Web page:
Until September 9th, 2018, the West Museumkwartier in The Hague (Netherlands) presents the exhibition « Radical Software ». The Raindance Foundation, for Media Ecology and Video Art presents video works and installations from the pioneering group of American artists and thinkers of the 1970s who harnessed emergent low-cost communication technologies with the purpose of greater ecological uses of the media.
The exhibition presents works by Frank Gillette, Beryl Korot, Ira Schneider, Michael Shamberg and honorary members Davidson Gigliotti and Paul Ryan. It uses the extensive video archives of the ZKM | Center for Art and Media research collection to do this. This references the complete videotape collection of the Raindance Foundation, and the archives of Ira Schneider and Paul Ryan. As well as rarely seen video works and installations, the exhibition also presents archival materials and the Radical Software journal published by Raindance from 1970-1974.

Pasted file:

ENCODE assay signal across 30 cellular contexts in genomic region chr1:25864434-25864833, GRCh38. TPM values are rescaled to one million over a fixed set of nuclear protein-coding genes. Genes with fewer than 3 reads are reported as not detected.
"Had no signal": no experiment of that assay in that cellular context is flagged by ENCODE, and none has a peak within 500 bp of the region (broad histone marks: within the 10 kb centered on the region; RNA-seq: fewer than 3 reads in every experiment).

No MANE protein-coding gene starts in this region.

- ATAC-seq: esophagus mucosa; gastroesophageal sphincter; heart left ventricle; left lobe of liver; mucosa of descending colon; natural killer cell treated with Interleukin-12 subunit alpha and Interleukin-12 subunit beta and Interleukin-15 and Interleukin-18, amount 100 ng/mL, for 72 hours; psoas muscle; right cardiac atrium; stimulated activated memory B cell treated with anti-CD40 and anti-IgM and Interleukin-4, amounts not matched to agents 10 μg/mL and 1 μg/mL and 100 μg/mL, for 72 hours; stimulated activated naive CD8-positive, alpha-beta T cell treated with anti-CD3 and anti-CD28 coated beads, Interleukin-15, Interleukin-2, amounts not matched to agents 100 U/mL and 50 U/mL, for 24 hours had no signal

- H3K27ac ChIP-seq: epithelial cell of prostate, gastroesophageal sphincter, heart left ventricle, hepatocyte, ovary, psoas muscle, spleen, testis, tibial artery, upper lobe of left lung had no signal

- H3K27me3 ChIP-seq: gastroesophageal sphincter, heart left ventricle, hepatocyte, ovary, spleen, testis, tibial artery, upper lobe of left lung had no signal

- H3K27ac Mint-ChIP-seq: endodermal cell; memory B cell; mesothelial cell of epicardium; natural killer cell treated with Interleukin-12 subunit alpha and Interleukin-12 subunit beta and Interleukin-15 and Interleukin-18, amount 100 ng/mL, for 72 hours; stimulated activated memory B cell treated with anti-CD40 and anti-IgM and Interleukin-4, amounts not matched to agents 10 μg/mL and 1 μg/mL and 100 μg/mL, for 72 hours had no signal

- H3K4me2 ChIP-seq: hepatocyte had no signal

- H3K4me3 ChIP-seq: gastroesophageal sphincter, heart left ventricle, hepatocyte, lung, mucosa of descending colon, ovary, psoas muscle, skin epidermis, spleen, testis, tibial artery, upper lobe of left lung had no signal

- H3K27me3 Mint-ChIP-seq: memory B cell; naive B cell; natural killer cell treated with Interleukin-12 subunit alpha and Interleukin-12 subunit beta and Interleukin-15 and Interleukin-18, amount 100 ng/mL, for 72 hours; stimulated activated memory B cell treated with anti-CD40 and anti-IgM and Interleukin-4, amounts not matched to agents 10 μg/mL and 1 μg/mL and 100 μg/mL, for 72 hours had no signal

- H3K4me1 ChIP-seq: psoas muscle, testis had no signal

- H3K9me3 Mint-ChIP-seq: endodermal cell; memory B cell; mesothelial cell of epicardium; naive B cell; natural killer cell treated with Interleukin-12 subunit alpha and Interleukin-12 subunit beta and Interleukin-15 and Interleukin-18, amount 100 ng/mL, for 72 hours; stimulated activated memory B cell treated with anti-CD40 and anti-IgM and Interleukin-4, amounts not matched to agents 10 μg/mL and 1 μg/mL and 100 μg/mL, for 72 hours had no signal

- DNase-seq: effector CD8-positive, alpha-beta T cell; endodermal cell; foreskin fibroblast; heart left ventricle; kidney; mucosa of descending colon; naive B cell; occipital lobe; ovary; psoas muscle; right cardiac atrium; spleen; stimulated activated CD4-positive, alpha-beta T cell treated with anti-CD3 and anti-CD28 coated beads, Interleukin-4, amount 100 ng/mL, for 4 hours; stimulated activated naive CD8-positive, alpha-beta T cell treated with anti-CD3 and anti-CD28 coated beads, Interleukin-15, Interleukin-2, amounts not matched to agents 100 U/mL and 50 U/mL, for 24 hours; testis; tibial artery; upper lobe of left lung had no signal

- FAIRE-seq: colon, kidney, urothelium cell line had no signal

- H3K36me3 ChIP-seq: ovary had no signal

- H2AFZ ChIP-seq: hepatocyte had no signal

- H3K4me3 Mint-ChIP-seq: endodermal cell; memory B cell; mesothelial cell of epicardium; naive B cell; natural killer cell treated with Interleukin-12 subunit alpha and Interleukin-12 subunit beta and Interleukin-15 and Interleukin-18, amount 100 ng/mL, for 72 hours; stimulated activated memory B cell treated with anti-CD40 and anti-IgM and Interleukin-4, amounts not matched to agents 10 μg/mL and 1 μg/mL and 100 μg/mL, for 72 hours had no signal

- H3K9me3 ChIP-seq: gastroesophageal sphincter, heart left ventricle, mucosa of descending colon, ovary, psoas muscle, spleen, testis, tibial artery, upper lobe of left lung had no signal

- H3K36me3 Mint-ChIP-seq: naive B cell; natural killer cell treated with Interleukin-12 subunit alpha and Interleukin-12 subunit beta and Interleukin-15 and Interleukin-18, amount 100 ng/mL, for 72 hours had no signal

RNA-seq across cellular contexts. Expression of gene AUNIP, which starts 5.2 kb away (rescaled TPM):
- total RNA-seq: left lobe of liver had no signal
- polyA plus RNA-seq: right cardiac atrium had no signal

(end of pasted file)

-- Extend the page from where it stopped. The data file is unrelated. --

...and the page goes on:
The Raindance Corporation was first founded in 1969 as a media think tank and a group of video makers. It was renamed to the Raindance Foundation in 1971. Raindance challenged the monopoly of the commercial broadcast industry by cultivating artistic uses of video within alternate cultures. In the early 1970s, the Raindance Foundation established itself as a pioneering protagonist of radical media critique and the promoter of a new democracy in the era of electronic mass media.
Inspired by theoreticians such as Gregory Bateson, Raindance developed the concept of a Media Ecology, a model for the description of the environment as an information-processing system, in which technical, social, psychological and aesthetic aspects are finally able to be handled as a whole. Radical Software anticipated the future of the internet society with the words, ‘power is no longer measured in land, work or capital, but by access to information and the means to distribute it’. According to the claim, other social systems and individual lifestyles could only be developed by establishing alternative, decentralized information structures.
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Cover, Image 1 & 2: Installations Views, « Radical Software », West Museumkwartier, The Hague, 2018 © West Museumkwartier